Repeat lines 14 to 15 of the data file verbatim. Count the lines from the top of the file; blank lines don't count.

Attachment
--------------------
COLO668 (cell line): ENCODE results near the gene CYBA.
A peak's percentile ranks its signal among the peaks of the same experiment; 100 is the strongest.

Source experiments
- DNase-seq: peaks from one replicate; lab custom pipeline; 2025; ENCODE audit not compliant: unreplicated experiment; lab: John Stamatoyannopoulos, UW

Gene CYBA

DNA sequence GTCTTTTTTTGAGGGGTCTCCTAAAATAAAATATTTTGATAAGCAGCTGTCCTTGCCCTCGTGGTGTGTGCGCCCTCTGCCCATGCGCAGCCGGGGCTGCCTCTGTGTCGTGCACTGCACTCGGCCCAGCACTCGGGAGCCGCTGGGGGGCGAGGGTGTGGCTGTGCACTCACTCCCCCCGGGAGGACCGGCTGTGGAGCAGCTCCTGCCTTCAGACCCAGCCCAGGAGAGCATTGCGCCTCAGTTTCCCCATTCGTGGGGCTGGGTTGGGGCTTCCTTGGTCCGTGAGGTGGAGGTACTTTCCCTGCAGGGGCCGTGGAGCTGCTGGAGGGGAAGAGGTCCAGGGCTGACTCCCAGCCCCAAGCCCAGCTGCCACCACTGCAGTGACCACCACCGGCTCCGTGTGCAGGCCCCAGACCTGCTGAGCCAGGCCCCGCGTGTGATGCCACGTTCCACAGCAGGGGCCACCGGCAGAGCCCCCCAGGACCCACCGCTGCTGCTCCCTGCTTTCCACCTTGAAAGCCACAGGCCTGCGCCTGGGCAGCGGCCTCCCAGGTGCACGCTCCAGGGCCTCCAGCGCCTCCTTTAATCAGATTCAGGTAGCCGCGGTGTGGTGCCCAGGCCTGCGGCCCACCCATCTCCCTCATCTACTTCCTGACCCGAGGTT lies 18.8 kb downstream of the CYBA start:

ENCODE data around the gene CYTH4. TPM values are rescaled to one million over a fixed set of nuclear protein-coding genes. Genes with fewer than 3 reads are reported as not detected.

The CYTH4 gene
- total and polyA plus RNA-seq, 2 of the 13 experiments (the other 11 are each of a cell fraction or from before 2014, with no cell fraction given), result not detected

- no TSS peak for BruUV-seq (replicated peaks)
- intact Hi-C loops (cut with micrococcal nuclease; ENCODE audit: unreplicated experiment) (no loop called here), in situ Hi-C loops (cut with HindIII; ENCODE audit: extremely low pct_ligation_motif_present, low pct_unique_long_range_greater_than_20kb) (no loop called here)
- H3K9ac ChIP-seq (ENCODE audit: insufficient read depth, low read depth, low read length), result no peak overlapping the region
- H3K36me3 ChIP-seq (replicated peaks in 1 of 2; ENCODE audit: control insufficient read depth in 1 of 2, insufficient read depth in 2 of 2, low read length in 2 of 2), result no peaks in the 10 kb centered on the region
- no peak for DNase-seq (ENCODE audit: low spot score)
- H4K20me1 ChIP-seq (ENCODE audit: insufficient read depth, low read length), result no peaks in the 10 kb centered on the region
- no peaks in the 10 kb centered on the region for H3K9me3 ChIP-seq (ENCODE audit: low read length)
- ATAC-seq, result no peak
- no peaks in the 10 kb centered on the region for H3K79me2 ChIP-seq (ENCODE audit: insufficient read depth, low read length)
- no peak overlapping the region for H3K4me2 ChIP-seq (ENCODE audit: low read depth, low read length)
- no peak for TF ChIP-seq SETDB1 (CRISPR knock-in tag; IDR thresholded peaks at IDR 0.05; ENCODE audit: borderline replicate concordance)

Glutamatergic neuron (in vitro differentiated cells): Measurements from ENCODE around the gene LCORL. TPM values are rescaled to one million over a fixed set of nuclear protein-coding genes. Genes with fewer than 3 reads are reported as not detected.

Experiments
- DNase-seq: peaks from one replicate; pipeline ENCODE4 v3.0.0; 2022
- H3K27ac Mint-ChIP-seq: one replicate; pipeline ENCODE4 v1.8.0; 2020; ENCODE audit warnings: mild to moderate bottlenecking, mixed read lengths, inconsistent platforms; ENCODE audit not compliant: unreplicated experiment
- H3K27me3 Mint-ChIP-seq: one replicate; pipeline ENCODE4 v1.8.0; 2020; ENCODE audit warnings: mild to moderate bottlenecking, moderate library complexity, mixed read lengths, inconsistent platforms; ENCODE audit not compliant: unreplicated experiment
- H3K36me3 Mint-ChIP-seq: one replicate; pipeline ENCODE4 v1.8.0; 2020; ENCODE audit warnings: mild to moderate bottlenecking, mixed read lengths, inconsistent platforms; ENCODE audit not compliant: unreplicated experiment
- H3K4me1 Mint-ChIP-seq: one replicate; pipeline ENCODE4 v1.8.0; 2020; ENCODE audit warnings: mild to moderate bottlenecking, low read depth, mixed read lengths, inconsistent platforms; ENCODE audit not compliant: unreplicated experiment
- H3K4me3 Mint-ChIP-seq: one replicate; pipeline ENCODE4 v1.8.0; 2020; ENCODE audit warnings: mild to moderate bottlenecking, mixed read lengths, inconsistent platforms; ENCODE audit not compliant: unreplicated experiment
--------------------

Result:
- no peak for DNase-seq (ENCODE audit: low spot score)
- H4K20me1 ChIP-seq (ENCODE audit: insufficient read depth, low read length), result no peaks in the 10 kb centered on the region